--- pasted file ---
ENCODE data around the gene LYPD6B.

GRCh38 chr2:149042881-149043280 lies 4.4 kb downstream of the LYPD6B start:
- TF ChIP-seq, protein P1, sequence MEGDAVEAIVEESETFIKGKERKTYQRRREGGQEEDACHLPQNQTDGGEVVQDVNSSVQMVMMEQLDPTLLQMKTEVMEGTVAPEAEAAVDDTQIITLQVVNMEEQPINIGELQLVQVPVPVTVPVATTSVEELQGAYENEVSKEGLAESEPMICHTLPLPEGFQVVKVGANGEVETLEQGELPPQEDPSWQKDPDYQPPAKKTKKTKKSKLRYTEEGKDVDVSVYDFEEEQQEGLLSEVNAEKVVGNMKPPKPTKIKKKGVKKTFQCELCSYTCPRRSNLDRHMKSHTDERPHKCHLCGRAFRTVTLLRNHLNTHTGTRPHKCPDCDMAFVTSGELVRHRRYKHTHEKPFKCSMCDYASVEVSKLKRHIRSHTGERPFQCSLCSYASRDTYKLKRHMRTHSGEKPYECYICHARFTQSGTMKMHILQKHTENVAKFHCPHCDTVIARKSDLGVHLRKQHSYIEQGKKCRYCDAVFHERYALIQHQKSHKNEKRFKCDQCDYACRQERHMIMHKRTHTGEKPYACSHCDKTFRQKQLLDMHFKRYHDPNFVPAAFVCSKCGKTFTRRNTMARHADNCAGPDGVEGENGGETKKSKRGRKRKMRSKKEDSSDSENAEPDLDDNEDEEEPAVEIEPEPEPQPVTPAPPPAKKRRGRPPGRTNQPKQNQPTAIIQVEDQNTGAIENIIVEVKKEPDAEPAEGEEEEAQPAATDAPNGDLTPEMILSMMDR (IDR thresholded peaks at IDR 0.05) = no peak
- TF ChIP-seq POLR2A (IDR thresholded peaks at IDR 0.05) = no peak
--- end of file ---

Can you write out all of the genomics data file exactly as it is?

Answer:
ENCODE data around the gene LYPD6B.

GRCh38 chr2:149042881-149043280 lies 4.4 kb downstream of the LYPD6B start:
- TF ChIP-seq, protein P1, sequence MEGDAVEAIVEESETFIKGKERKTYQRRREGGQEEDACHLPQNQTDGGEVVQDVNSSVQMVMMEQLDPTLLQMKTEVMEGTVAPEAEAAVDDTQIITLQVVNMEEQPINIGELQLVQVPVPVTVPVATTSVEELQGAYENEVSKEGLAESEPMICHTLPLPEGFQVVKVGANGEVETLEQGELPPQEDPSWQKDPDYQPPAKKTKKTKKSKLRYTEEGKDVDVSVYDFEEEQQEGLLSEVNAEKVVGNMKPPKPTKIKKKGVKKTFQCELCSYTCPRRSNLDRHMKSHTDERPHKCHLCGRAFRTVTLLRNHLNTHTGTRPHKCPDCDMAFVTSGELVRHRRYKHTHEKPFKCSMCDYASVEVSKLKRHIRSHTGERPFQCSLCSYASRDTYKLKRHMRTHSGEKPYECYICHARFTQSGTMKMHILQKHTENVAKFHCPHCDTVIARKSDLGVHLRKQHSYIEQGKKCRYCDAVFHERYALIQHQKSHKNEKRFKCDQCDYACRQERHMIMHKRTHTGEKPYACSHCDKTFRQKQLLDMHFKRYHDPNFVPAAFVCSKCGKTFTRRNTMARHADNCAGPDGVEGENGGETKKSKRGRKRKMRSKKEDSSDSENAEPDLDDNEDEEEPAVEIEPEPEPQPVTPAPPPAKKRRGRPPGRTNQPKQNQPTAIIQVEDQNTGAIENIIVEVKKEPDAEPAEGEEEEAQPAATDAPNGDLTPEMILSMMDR (IDR thresholded peaks at IDR 0.05) = no peak
- TF ChIP-seq POLR2A (IDR thresholded peaks at IDR 0.05) = no peak